3. Just get started (AKA The 5-Second Rule)
Count down from 5, like Mel Robbins does, and get moving. Just do it. Fake it till you make it.
4. Make a to-do list
You probably already have one of these stashed away somewhere or on your phone. But this one is just a little bit different, meant specifically for those times when you need to be productive but don’t have the motivation.
Write a to-do list (on paper!) with what you need to accomplish TODAY. These should be minimal – not quite as minimal as “keep the kids alive,” but close. On days when I’m not feeling motivated, my list contains things like doing dishes, making dinner, or maybe cleaning up the living room so it looks reasonable when my husband gets home.
This helps create a bit of a plan for the rest of your day. Typically, once you get started on this list, momentum will carry you, and you’ll do a few more things not on your minimal list.
Plus, my favorite thing about to-do lists is being able to cross things off – it always makes me feel so much more productive and accomplished!
It’s even okay to add things to the list that you’ve already done, just for the sake of crossing them off. This will remind you that you did, in fact, already do SOMETHING today, and it can lower your stress levels regarding those other things you have left to get done.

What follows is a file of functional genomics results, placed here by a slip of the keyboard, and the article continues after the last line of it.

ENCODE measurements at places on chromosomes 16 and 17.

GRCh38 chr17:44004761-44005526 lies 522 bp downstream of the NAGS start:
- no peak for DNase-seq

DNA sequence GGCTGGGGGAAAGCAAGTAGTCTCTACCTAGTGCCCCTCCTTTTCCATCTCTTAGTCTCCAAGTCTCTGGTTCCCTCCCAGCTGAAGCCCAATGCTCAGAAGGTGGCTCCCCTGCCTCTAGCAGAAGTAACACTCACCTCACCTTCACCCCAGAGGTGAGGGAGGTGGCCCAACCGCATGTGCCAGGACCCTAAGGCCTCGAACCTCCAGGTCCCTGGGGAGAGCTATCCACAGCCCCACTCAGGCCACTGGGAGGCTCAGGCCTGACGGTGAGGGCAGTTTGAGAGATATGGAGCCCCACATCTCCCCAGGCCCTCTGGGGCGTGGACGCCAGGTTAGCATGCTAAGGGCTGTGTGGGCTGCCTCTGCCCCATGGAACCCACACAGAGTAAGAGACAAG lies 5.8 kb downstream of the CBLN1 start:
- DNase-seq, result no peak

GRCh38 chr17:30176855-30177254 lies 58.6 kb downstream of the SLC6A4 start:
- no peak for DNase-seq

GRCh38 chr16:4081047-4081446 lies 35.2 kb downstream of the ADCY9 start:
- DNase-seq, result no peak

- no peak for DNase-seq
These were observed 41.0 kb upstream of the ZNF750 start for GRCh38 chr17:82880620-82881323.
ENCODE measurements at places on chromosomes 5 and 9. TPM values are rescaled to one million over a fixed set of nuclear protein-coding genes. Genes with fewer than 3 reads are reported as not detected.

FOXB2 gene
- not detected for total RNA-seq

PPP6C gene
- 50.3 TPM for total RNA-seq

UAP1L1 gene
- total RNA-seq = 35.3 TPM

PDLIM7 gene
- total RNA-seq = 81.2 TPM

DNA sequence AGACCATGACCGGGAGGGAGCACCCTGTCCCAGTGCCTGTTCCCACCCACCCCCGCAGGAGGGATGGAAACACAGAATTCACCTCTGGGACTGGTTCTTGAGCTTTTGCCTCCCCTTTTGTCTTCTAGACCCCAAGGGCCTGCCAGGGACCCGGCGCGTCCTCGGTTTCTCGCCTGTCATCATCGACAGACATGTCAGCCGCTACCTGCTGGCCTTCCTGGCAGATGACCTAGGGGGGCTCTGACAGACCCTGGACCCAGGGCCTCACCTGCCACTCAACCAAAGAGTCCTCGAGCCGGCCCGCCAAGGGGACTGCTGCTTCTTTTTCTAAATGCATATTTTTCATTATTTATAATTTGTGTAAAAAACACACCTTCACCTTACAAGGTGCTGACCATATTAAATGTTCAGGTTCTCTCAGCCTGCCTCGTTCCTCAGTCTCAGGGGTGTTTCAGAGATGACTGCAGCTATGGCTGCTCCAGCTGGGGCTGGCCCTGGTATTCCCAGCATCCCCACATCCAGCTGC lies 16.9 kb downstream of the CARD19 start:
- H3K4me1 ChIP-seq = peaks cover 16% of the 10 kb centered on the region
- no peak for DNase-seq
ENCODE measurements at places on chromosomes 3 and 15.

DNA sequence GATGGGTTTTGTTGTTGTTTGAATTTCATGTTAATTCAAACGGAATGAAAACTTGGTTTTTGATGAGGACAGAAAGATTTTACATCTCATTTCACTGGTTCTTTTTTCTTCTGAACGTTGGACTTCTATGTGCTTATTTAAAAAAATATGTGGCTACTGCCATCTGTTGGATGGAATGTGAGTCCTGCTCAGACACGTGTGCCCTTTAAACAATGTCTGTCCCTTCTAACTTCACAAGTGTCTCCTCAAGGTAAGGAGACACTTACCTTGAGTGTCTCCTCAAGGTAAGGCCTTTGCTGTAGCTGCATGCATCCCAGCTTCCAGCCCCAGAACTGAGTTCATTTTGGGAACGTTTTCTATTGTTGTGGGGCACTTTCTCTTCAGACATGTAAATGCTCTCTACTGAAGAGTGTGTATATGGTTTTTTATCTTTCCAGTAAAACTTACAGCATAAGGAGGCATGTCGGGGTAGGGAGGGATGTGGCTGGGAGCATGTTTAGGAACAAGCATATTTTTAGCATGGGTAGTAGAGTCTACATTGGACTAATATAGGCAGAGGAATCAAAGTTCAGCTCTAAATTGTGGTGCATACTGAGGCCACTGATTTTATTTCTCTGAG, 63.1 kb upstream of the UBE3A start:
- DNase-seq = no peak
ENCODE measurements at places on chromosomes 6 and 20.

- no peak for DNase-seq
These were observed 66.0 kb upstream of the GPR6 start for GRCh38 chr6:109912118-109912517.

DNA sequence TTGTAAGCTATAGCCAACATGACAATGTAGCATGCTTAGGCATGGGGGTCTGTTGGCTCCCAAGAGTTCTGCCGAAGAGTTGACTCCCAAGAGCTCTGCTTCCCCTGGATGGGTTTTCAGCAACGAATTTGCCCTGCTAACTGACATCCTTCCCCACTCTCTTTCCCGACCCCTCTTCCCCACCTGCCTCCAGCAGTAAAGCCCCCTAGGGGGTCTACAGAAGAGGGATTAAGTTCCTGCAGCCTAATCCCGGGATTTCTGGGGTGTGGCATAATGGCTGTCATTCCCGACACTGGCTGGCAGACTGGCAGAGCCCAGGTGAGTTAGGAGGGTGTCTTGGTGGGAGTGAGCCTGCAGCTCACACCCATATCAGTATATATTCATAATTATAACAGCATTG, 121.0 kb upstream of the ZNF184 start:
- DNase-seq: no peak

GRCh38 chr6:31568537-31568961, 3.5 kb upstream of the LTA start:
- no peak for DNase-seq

5. Break larger tasks into smaller pieces
When you’re making your to-do list from tip #4, break the tasks down into smaller pieces. This serves two purposes:
First, you get to cross more things off as you do them, which can motivate you to do even more.
Second, you won’t dread doing the things on the list so much if they’re quick and easy. It’s much easier to clean a toilet than it is to do the whole bathroom. Or make a bed instead of cleaning an entire kid’s disastrous bedroom.
Once you have these tiny step written down, stay focused on only the next step in front of you. Take ONE step at a time.
6. Set a timer
When I’m really struggling, I’ll choose a task, set a timer, and get to work. It depends on the task, but usually 15 or 20 minutes will do.
Here’s the secret to this one: Give yourself permission to quit the task when the timer goes off.
About 95% of the time, when the timer goes off, I’ll continue what I was doing until it’s done. However, even if I don’t continue, at least I’ve made some progress and jump-started my motivation.
I use this tip most often for cleaning my kitchen or putting away laundry. It also works for organizing your pantry or weeding the garden – really, it’s good for just about everything!
7. Tidy up
You’re more likely to stay motivated and productive if your environment isn’t a mess.
My biggest trigger is my kitchen – if there are dishes everywhere and stuff all over the counters, I feel paralyzed. The best way for me to get over the hump is to set that timer (see tip #6) and clean off my counters.
The same thing can work for your desk or your living room – pick up the visible mess and clutter, and your mind will be clearer and you’ll be ready to do more.
8. Set a self-imposed deadline